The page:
Here are three ways of splitting the letters of the English alphabet into two groups:
1) ABDOPQR; CEFGHIJKLMNSTUVWXYZ
2) BCDGJOPQRSU; AEFHIKLMNTVWXYZ
3) DFHIJLNOPRTUVXYZ; ABCEGKMQSW
In each case, the first collection of letters can be described simply using a one-word 'catchphrase' while the second collection is simply all those letters not in the first collection. First you need to find all the three catchphrases (this should be the only challenging part). In each case, determine how many distinct letters of the catchphrase are in the first and how many in the second collection of letters. You'll then have three pairs of numbers, and your final task is to find which of these three pairs is the odd one out.
What I really hope to achieve in this question is to get a collection of interesting alphabet-splitting puzzles, so that they're not all spread around the site in many different questions. The bit about catchphrases is just to unify this into a single puzzle so that I don't get people telling me I should split this into 3 distinct questions. After this has been solved (which shouldn't take long), I'll throw open the question to editing and we can incorporate all the interesting ways of splitting the alphabet that anyone can think of, and perhaps change or remove the catchphrase and odd-one-out parts of the question. When editing a sequence into the question, please edit the answer into warspyking's now-accepted answer.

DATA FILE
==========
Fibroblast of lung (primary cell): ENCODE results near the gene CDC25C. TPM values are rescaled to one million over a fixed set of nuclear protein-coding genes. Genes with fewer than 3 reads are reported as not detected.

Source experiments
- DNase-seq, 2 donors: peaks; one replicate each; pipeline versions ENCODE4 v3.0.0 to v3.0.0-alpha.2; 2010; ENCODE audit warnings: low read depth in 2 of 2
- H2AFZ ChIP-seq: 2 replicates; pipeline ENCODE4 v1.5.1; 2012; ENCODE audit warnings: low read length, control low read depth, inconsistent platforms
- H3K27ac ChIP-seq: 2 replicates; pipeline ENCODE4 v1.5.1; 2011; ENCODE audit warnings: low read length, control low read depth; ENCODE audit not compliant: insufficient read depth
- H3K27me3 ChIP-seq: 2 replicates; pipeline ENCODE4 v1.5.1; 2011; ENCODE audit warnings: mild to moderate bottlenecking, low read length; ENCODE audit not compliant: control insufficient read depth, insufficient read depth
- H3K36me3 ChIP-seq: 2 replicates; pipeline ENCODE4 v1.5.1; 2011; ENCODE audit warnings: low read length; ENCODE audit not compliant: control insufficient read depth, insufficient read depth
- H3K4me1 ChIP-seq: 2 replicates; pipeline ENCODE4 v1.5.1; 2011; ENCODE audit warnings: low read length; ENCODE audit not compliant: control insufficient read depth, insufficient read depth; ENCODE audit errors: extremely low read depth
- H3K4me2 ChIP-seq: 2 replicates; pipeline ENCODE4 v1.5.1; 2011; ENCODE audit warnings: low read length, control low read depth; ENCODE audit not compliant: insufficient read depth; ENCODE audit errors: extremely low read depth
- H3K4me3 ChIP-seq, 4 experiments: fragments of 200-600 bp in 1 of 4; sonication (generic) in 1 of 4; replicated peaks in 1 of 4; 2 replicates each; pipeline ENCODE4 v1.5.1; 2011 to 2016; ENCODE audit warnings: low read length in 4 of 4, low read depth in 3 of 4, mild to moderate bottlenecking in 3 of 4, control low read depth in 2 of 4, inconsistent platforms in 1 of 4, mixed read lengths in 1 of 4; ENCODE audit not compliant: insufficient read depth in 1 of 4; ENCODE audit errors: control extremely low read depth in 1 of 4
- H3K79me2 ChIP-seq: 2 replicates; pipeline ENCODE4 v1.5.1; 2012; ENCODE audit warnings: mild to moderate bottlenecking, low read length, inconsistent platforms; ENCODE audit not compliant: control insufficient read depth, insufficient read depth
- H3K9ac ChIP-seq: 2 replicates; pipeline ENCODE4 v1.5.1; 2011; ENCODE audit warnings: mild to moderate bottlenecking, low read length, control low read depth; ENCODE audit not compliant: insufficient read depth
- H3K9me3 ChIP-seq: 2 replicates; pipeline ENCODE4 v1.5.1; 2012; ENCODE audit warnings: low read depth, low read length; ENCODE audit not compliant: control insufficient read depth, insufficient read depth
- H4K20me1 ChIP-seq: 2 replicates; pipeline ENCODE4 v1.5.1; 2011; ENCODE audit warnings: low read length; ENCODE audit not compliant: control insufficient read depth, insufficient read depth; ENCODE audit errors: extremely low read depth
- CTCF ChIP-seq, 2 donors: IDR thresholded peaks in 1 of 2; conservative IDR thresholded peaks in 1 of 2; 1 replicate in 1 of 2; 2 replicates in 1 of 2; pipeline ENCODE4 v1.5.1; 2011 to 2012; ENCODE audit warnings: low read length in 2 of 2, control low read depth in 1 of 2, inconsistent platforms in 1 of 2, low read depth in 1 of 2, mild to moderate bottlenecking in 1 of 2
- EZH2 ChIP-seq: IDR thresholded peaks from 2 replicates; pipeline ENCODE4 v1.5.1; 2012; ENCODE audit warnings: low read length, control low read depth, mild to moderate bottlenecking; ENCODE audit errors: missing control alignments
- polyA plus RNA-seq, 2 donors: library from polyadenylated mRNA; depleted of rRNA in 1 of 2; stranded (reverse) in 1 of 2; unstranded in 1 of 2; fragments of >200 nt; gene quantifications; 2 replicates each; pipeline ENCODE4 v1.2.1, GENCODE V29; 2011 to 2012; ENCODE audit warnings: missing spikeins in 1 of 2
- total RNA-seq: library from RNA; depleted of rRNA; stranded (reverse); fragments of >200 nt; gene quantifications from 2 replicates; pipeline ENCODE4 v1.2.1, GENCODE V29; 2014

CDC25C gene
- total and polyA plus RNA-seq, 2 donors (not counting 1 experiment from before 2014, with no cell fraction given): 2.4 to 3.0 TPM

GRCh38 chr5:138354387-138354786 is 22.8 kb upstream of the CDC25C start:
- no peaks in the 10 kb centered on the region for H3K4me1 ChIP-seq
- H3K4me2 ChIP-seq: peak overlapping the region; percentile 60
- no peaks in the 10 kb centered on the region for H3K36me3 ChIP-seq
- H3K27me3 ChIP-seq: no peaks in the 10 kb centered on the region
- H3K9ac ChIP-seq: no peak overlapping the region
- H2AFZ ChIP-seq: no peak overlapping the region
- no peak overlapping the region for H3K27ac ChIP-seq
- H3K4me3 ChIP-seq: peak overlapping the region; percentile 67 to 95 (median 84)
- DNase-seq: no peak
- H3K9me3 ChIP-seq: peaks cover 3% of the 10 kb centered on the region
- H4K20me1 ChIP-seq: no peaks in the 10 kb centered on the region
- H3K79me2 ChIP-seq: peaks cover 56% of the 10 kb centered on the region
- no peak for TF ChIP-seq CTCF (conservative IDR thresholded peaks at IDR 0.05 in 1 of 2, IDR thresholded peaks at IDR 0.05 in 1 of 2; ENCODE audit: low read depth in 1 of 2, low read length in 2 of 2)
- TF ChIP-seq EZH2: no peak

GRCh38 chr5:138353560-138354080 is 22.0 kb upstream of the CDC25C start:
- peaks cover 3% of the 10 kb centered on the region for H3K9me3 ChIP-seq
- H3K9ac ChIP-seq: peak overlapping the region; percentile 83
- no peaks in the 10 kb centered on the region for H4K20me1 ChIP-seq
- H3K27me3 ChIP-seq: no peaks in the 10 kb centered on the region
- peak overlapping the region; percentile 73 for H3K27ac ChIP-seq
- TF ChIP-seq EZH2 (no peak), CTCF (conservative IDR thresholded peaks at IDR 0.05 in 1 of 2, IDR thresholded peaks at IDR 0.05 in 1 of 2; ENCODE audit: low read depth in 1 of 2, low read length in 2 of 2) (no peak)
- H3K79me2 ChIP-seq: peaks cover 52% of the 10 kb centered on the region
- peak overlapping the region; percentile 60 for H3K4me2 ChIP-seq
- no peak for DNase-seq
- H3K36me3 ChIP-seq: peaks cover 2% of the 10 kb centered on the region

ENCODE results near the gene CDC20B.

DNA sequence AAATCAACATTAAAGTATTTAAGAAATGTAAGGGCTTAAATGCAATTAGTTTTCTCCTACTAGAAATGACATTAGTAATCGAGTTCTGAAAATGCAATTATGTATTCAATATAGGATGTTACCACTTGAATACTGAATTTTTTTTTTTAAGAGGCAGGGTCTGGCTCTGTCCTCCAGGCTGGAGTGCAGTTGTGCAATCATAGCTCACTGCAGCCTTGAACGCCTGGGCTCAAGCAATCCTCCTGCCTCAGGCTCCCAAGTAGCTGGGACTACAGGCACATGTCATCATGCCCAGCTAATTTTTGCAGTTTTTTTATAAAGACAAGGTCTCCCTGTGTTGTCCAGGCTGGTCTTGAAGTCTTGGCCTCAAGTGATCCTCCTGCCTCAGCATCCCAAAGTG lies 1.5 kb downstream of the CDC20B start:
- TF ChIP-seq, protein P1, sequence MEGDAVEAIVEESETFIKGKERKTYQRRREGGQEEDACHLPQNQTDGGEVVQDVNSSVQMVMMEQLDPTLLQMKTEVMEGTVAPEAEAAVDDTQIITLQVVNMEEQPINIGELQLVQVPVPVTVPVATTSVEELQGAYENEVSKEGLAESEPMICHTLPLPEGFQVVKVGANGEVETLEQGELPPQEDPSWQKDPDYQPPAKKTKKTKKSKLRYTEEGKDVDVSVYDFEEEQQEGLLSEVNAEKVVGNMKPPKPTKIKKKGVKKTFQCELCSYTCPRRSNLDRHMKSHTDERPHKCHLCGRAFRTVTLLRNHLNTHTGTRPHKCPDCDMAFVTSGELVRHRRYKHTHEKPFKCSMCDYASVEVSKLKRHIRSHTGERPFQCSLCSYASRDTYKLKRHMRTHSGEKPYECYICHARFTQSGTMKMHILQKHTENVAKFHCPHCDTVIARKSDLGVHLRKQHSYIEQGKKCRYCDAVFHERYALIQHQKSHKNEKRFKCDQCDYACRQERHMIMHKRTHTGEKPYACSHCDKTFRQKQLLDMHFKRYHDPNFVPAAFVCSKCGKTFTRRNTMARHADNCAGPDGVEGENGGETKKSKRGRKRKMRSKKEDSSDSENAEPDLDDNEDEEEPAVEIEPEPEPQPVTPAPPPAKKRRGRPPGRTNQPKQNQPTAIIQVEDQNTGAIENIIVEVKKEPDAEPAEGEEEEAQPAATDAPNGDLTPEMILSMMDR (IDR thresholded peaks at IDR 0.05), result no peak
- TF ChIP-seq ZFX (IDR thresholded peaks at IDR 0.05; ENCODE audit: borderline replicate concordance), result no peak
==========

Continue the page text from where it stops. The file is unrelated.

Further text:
4) ABCDEGJLMOQTUZ; FHIKNPRSVWXY
5) EITSANHURDMWG; VLFBKOPJXCZYQ
6) ABCIJOPQRSTUWY; DEFGHKLMNOVZ
7) COPSUVWXZ; ABDEFGHIJKLMNQRTY
8) AHIMOTUVWXY; BCDEFGJKLNPQRSZ
9) ΑΒΕΗΙΚΜΝΟΡΤΧΥΖ; CDFGJLQRSUVW
10) AEFHILMNORSX; BCDGJKPQTUVWYZ
11) HJKMNUVWXY; ABCDEFGILOPQRSTZ
12) BDEFHIKLMNPRTUVWXYZ; ACGJOQS
13) EFPTY; ABCDGHIJKLMNOQRSUVWXZ
14) BCFHIKNOPSUVWY; ADEGJLMQRTXZ
If you think this is a silly way of posing a question, please tell me and give me a chance to improve it before hitting the downvote button. Let's be proactive here! :-)
Edit: I just discovered that more or less exactly the same idea appears in Schott's Miscellany. His list is entitled 'Letter Traits' and is on page 76.